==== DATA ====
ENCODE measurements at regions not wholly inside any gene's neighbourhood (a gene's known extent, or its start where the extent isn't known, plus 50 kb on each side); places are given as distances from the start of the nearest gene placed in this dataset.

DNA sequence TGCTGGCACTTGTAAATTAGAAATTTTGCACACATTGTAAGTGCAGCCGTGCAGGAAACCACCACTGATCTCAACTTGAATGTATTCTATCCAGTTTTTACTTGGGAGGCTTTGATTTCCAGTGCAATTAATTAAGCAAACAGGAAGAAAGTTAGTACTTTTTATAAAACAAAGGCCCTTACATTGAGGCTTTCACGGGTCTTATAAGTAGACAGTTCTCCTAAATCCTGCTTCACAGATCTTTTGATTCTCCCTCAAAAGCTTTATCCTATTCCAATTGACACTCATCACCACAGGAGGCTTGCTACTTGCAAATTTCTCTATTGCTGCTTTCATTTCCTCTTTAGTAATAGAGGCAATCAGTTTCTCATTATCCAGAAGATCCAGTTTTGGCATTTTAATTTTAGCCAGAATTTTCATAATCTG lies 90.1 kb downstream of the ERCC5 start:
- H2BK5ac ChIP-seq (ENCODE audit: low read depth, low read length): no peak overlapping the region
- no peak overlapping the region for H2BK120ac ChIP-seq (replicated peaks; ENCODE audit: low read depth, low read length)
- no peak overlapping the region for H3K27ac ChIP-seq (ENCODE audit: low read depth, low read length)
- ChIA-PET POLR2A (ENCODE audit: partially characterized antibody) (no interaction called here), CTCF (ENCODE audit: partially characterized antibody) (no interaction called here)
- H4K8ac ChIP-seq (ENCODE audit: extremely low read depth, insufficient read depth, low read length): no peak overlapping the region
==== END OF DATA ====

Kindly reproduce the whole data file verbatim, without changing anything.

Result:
ENCODE measurements at regions not wholly inside any gene's neighbourhood (a gene's known extent, or its start where the extent isn't known, plus 50 kb on each side); places are given as distances from the start of the nearest gene placed in this dataset.

DNA sequence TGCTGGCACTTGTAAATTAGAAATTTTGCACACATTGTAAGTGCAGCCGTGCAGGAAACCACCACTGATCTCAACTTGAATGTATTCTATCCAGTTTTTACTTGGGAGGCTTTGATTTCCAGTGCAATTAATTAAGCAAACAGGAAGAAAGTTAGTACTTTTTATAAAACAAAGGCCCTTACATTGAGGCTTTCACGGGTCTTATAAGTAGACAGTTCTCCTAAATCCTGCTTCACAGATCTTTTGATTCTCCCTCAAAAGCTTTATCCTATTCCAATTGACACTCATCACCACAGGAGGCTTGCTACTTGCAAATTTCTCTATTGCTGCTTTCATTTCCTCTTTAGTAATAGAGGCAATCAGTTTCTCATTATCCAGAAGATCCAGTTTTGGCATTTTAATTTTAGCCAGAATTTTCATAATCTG lies 90.1 kb downstream of the ERCC5 start:
- H2BK5ac ChIP-seq (ENCODE audit: low read depth, low read length): no peak overlapping the region
- no peak overlapping the region for H2BK120ac ChIP-seq (replicated peaks; ENCODE audit: low read depth, low read length)
- no peak overlapping the region for H3K27ac ChIP-seq (ENCODE audit: low read depth, low read length)
- ChIA-PET POLR2A (ENCODE audit: partially characterized antibody) (no interaction called here), CTCF (ENCODE audit: partially characterized antibody) (no interaction called here)
- H4K8ac ChIP-seq (ENCODE audit: extremely low read depth, insufficient read depth, low read length): no peak overlapping the region